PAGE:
Here is my handiwork on a -17 I modded for a customer last night. I used the through holes wherever possible as anchor points for the jumper wires. As @quench stated the white jumper wire on this board could be eliminated completely by just taking a lead between the trace and pin 5. I will do that going forward. BTW this is by far the least invasive way to mod a -17 board I have ever used and I've been modding them for 20 years. Quench, you hit a home run with this one!

    As for the type of wire I have found that Kynar wire works best because the insulation does not melt when hit with the soldering iron like most other insulation does. The only downside is that you need a special tool to strip the insulation off Kynar wire but well worth it in my book.

    Kynar Wire.jpgKynar Tool.jpg
    #35 65 days ago
    Quoted from Quench:

    The slowness could be an issue with the algorithm of your programmer?? TMS2732A spec is pulse program at 11ms max. Rough calculation is about 40 seconds max to program?

    I just burned (programmed) a set of Mata Hari code on two TI2732A chips. Took exactly 3:30 each. This is on a Needhams EMP-21.

    I wanted to program them on AMD 2732DC EPROMs I have, but the Needhams doesn't show the "D" as an available device type. Google seems to think it's the same as the "B" version, but when I select that on the Needhams, it doesn't like it and I get errors. I can select the "A" version and it verifies OK (blank) without error. However I seen to remember a programming voltage difference between the two. Anyone reading this know the differences in suffix A, B, and D? Didn't want to risk programming the "D" version at the wrong voltage so I reverted to the standby TI2732A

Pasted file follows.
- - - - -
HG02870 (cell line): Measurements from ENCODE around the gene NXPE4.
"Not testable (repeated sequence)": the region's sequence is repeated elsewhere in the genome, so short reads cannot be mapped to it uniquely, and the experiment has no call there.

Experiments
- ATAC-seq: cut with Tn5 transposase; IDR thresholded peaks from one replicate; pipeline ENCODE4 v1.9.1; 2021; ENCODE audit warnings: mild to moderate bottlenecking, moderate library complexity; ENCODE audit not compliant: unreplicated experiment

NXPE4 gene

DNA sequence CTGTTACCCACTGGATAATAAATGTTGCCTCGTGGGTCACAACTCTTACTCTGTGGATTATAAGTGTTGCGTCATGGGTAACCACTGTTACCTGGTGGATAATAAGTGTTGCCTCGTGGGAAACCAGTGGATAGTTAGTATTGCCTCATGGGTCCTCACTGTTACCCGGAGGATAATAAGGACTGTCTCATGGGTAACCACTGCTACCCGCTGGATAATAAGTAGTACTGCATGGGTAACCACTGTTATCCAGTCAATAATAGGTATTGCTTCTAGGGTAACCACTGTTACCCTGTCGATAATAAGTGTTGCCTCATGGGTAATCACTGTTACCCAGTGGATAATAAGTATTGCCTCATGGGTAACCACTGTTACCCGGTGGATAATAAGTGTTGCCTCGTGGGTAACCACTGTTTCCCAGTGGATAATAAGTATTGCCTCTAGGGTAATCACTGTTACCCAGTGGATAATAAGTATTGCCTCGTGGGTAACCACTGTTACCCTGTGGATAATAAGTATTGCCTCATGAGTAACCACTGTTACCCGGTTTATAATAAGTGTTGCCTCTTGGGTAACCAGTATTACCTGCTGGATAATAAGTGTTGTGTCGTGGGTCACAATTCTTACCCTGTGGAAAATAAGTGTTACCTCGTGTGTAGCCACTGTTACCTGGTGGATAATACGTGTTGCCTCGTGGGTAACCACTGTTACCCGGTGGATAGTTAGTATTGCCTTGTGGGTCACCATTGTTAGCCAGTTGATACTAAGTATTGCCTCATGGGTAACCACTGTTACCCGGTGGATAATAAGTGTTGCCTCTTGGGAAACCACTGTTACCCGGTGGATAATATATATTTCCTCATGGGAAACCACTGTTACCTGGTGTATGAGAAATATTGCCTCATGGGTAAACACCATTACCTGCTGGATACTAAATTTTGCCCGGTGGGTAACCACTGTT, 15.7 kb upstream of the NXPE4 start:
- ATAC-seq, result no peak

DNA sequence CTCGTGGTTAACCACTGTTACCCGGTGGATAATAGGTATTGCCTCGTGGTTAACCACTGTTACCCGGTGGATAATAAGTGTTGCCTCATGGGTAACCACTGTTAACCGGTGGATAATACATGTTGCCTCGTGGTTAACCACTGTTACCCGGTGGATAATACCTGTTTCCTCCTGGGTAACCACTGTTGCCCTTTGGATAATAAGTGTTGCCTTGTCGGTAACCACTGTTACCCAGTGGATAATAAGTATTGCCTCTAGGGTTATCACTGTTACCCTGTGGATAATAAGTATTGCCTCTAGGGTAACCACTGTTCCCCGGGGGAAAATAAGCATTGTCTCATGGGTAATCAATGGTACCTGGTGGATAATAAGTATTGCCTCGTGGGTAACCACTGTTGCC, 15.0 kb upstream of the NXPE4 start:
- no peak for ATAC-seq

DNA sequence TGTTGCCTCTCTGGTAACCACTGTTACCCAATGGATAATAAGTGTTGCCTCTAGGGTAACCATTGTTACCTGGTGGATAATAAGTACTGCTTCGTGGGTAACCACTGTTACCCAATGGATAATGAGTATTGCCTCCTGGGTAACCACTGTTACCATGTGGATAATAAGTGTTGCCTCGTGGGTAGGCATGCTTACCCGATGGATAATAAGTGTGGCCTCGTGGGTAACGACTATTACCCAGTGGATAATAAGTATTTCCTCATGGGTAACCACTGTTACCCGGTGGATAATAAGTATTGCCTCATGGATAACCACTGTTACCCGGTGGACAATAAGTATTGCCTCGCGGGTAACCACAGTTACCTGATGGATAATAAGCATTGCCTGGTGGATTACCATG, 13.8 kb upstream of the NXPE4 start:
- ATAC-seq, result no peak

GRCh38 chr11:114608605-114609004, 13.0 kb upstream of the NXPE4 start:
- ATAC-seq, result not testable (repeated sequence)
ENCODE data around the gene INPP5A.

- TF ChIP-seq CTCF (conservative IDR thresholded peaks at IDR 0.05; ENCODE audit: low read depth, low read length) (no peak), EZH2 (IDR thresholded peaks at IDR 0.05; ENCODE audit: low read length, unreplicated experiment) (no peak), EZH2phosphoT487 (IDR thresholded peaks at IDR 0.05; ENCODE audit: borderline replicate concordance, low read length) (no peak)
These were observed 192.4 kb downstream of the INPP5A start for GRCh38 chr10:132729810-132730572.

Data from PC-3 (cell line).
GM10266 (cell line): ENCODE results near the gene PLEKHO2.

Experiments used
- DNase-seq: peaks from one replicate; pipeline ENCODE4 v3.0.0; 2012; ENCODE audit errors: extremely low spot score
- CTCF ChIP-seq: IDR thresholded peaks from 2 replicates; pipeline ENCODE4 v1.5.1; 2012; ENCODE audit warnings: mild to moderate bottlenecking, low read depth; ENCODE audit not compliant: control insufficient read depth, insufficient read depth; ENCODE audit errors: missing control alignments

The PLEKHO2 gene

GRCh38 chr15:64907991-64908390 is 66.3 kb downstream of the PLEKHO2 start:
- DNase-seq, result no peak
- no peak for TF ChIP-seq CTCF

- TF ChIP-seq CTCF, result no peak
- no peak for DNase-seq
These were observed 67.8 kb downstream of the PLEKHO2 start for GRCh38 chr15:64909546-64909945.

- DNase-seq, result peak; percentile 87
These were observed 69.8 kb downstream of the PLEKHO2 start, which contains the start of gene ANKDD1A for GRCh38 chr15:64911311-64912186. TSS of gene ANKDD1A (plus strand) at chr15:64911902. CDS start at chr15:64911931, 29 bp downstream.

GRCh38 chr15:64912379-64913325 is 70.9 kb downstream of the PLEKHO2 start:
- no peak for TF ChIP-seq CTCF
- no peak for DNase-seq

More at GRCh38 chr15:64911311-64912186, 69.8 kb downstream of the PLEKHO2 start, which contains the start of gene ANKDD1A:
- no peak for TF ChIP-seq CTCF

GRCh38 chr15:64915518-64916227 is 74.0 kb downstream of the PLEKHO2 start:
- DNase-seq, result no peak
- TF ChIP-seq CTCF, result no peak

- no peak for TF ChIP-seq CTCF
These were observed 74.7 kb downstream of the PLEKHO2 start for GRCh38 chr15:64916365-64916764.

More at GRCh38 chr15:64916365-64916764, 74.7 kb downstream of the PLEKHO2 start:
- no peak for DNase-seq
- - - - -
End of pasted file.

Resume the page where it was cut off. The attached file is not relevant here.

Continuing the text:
#37 64 days ago
    Quoted from barakandl:

    looks like AM2732DC is a +25v Vpp chip.

    Thanks! After digging around a bit more on the datasheetarchive site I came up with the 1980 AMD master selection catalog. It appears the "DC" moniker indicates no suffex in terms of device selection. The "A" and "B" versions came later. My mind was stuck that "D" came after "B" so I thought it was a later version, when in fact it was earlier.

    #38 64 days ago
    Quoted from Quench:

    The Eightball ROM pictures you attached in post #27 were the later version Eightball ROMs that aren't documented (not even in their parts catalogs) as being used together. That's the reason I'd like a picture of that board to keep for reference as evidence they co-existed.

    Hope these help - need more just let me know.

    I can't say those ROMs work together. This board is DOA. Solid on LED.

    IMG_4176 - Copy (resized).JPGIMG_4177 - Copy (resized).JPGIMG_4179 - Copy (resized).JPGIMG_4183 (resized).JPGIMG_4184 (resized).JPGIMG_4185 (resized).JPG
    #39 64 days ago

    Thanks for the photos pinfixer. Nice job. That don't look bad at all. I usually cringe when I see wires all over the back of a board.

    Bob

    IMG_4190 (resized).JPGIMG_4193 (resized).JPG
    #40 64 days ago
    Quoted from oldschoolbob:

    Hope these help - need more just let me know.

    Thankyou Bob, those pics are great!

    Quoted from pinfixer:

    I just burned (programmed) a set of Mata Hari code on two TI2732A chips. Took exactly 3:30 each. This is on a Needhams EMP-21.